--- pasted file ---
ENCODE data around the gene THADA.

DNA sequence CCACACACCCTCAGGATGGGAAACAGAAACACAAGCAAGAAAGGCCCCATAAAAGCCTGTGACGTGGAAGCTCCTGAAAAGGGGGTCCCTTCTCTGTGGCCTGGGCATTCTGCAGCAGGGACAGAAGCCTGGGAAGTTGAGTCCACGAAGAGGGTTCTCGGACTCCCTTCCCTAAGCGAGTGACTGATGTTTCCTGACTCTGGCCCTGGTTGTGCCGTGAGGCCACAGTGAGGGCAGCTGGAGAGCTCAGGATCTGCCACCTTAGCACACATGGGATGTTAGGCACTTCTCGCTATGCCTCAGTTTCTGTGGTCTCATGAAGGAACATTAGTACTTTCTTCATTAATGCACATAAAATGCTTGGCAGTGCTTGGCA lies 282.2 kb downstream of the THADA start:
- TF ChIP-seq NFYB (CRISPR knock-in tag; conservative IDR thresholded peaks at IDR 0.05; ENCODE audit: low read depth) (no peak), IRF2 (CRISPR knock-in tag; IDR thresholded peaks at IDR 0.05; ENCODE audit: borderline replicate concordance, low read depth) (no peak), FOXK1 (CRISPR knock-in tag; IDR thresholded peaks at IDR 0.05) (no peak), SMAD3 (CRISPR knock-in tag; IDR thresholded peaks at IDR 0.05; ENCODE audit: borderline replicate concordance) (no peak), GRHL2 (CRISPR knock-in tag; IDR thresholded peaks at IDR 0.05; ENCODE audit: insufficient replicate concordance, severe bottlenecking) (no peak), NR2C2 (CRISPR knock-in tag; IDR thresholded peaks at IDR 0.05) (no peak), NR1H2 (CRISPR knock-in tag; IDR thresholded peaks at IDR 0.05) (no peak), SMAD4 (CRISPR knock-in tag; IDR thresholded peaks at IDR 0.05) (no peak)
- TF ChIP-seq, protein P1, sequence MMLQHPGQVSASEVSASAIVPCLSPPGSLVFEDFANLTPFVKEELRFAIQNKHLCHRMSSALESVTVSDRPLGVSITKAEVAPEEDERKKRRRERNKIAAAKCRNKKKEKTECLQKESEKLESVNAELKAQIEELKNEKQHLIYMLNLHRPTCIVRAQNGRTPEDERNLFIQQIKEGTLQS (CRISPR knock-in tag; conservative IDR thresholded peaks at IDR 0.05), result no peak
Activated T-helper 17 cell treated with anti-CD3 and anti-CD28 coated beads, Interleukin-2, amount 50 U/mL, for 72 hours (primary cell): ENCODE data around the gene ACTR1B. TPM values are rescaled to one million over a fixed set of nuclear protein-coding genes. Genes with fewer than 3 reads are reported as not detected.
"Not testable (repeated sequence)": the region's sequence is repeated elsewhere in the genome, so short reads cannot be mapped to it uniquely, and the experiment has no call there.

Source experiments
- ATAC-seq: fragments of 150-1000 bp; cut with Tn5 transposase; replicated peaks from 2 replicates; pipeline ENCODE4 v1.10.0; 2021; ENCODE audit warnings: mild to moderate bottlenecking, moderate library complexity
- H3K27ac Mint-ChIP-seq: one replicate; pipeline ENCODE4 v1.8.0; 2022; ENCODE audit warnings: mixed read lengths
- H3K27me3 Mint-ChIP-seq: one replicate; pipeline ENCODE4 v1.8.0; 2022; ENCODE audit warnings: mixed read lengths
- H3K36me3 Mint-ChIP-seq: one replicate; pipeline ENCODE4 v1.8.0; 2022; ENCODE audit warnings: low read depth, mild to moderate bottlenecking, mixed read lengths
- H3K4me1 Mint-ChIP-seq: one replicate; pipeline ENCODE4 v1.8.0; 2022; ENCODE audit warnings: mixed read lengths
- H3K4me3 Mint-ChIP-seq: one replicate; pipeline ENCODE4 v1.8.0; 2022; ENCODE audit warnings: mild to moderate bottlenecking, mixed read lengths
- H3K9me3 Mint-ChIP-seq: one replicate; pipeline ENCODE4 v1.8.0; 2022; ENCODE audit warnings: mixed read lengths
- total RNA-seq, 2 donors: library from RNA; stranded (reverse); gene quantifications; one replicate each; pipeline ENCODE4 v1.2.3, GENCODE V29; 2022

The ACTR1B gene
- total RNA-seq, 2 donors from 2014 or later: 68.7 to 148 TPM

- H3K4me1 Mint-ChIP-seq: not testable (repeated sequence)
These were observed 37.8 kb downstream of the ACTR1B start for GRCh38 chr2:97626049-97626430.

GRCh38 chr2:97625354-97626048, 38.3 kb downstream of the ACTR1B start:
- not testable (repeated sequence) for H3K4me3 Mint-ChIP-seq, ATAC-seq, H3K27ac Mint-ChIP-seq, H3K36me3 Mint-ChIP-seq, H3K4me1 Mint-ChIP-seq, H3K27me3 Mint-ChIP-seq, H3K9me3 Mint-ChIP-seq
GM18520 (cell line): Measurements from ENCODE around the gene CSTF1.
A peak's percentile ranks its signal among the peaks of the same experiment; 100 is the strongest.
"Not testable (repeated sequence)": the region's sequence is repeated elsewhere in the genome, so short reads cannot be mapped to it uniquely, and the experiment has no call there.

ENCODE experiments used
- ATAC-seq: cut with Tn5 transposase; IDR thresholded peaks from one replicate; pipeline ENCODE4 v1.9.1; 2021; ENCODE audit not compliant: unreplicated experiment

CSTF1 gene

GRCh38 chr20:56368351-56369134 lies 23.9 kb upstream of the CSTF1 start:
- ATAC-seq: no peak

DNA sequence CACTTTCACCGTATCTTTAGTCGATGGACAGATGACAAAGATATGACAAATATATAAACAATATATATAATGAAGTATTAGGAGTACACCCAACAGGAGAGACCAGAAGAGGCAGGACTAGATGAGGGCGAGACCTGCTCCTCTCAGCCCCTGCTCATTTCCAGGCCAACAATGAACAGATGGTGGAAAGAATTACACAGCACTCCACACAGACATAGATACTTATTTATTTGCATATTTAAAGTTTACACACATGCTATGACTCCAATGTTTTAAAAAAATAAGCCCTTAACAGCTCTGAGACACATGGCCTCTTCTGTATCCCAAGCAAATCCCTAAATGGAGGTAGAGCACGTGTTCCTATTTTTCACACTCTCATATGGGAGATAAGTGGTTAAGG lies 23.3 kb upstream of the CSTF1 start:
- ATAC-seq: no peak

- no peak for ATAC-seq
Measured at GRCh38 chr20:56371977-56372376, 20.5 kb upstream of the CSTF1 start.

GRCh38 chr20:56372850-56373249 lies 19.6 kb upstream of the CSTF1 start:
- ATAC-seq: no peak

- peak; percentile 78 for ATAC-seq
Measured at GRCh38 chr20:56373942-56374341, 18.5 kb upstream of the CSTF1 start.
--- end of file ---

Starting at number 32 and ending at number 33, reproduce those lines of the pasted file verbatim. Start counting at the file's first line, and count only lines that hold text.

- no peak for ATAC-seq
Measured at GRCh38 chr20:56371977-56372376, 20.5 kb upstream of the CSTF1 start.